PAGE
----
Essential points

  • Bullying and harassment cover a wide range of actions and, for example, picking on someone, spreading malicious rumours about them, denying them training opportunities or otherwise treating them unfairly at work can amount to bullying and/or harassment.
  • While there is no specific law against bullying, harassment is unlawful under the Equality Act 2010 if it is related to age, disability, sex, sexual orientation, gender reassignment, race, and religion or belief.
  • Employers can be liable for any harassment their employees suffer at work from their colleagues. Employers will not generally be liable for harassment meted out to employees by third parties , and a recent move by the government to introduce third party harassment has been dropped.
  • Employers can defend a claim if they can show they have taken “all reasonable steps” to prevent the harassment.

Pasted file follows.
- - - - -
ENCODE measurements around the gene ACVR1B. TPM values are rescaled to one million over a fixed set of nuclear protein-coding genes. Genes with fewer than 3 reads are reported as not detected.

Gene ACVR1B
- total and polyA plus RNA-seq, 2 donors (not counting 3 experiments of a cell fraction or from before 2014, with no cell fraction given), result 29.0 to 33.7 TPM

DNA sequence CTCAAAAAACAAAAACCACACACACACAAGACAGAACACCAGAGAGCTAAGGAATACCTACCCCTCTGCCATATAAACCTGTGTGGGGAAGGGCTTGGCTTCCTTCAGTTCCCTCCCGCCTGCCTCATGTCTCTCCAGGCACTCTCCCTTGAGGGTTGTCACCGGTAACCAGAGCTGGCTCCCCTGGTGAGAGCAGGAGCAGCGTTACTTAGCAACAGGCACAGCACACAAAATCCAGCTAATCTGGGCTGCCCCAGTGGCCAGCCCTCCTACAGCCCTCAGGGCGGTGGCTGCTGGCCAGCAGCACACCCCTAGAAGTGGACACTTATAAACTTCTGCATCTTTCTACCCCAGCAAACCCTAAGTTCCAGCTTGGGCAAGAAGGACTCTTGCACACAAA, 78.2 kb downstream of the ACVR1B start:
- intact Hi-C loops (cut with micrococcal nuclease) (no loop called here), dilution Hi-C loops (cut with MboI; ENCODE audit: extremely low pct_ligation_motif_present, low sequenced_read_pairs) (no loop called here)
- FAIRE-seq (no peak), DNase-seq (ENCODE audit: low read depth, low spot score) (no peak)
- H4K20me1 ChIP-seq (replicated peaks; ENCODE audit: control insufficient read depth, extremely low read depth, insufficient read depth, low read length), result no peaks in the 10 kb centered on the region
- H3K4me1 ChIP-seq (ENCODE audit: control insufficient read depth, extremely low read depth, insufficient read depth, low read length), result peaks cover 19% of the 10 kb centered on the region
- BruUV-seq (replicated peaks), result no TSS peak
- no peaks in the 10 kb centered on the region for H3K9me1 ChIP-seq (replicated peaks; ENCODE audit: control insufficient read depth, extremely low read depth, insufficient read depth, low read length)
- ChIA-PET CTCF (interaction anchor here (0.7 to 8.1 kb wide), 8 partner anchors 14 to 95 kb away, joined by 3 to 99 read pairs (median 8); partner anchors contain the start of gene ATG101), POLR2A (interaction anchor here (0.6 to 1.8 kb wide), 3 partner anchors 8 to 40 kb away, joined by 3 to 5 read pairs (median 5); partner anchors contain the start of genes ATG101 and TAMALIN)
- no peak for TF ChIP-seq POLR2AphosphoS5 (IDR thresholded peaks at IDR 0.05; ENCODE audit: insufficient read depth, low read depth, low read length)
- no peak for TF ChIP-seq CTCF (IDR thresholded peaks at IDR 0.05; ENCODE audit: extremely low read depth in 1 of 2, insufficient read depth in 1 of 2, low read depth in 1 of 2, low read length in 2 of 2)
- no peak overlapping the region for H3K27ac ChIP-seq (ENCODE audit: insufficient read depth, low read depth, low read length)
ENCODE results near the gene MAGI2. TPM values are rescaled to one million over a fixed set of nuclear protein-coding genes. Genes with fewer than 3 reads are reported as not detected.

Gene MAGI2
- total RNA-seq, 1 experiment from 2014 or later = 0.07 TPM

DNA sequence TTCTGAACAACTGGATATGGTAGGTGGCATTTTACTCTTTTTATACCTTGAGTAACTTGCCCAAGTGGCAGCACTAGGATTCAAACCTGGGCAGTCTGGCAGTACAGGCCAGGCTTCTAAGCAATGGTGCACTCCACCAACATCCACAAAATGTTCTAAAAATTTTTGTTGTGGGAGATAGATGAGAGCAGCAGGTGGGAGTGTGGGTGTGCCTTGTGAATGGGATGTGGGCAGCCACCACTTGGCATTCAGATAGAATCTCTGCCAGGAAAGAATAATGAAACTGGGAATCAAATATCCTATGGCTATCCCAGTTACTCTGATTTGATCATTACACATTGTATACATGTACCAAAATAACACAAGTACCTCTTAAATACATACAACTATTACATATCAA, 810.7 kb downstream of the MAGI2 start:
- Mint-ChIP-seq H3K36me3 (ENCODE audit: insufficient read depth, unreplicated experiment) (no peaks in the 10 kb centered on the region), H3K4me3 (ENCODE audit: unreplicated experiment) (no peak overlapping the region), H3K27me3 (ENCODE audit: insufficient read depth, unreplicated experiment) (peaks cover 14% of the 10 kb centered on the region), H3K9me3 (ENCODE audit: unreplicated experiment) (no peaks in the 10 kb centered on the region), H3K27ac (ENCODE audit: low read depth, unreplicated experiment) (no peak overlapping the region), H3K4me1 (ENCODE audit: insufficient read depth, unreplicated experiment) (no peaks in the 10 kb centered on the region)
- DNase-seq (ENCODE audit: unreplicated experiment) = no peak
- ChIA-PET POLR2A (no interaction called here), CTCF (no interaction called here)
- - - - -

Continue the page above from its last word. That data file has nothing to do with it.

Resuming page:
• Having an up-to-date anti-bullying and harassment policy, on which employees receive regular training, can help to prevent problems arising and to defend any complaints. 

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Disclaimer 

‚ÄčPlease note: While every care has been taken in compiling this content, CIPD cannot be held responsible for any errors or omissions. These notes are not intended to be a substitute for specific legal advice. 

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